When we come to getting a new driver it is important to get it fitted with the right shaft. Most people appreciate that those with faster swing speeds normally need a stiffer shaft. However, Thomas Devine is keen to stress that things aren’t quite that simple.
How To… Cure That Slice
By Paul Charman, GP Teaching Professional
A slice can be caused by several things from a bad grip to bad alignment. You end up with an open club face and a swing path from out to in. As a young PGA trainee, I was always told never to cure a fault with a fault. In most cases I would always agree, but when it comes to curing a slice, I find that the best way to get results is to learn how to hook the ball.
1. CLOSE THE FACE
Before you even take a ball, adopt your normal stance. At this stage your club face should be pointing at your target. Now, imagine a clock, and close the club face so that the toe of the club points between nine and 12 o'clock, then take your normal grip.
TOE THE LINE
Still without the ball in front of you, make your normal back swing but on the way through the impact zone make sure that the club head swings in the direction that the toe is pointing. This should now be in to out. Repeat this a few times to ensure you've got it off consistently. Now try it with a ball. What you're looking for is the ball to start at the right of target and move viciously to the left.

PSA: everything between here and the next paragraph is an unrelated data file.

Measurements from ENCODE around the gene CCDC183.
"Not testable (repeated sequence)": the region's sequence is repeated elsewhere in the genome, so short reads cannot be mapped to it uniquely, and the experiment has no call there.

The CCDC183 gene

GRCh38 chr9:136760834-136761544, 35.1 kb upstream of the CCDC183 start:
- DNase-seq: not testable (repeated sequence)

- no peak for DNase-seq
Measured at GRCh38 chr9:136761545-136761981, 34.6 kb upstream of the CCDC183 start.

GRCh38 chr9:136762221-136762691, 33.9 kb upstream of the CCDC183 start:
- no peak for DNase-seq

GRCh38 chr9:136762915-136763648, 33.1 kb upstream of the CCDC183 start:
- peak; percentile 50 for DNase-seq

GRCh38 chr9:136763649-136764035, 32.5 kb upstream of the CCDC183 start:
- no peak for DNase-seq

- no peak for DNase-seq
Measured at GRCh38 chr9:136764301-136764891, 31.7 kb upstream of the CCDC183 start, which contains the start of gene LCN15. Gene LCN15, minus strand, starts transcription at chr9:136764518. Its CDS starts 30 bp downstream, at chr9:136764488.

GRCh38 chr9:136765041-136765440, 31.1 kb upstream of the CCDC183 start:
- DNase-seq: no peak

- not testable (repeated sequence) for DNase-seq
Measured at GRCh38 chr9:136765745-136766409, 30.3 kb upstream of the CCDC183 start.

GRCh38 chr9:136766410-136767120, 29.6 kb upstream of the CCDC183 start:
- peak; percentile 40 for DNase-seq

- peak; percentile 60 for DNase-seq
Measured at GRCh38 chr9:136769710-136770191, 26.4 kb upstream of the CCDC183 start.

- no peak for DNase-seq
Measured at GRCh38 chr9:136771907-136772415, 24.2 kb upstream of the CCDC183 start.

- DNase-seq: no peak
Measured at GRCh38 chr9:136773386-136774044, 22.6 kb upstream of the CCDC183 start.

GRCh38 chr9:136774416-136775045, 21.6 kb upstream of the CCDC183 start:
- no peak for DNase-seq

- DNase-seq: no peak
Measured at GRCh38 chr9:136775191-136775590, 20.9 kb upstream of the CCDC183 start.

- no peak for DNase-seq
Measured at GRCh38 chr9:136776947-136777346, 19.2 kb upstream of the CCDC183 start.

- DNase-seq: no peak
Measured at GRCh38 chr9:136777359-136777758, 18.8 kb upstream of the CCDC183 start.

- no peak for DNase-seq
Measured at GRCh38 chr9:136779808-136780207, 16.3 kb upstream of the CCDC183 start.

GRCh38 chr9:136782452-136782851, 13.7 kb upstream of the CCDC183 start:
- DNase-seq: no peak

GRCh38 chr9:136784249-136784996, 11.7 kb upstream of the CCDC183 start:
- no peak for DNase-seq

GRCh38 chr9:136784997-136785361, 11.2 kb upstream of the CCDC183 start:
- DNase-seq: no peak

As with all exercises, try to keep your hands as relaxed as possible to ensure that the club head swings freely through impact.
IN TO OUT
Once you've got that baby hooking, all you have to do is to slowly square the club face to the target shot by shot, reducing the amount of hook each time. Don't forget to re-grip the golf club with your normal grip every time you change the club face position, and to swing along the exaggerated in to out path.
SQUARE THINGS OFF
Eventually your club face will be back in its natural square position with the ball flying gloriously straight down the fairway each and every time.
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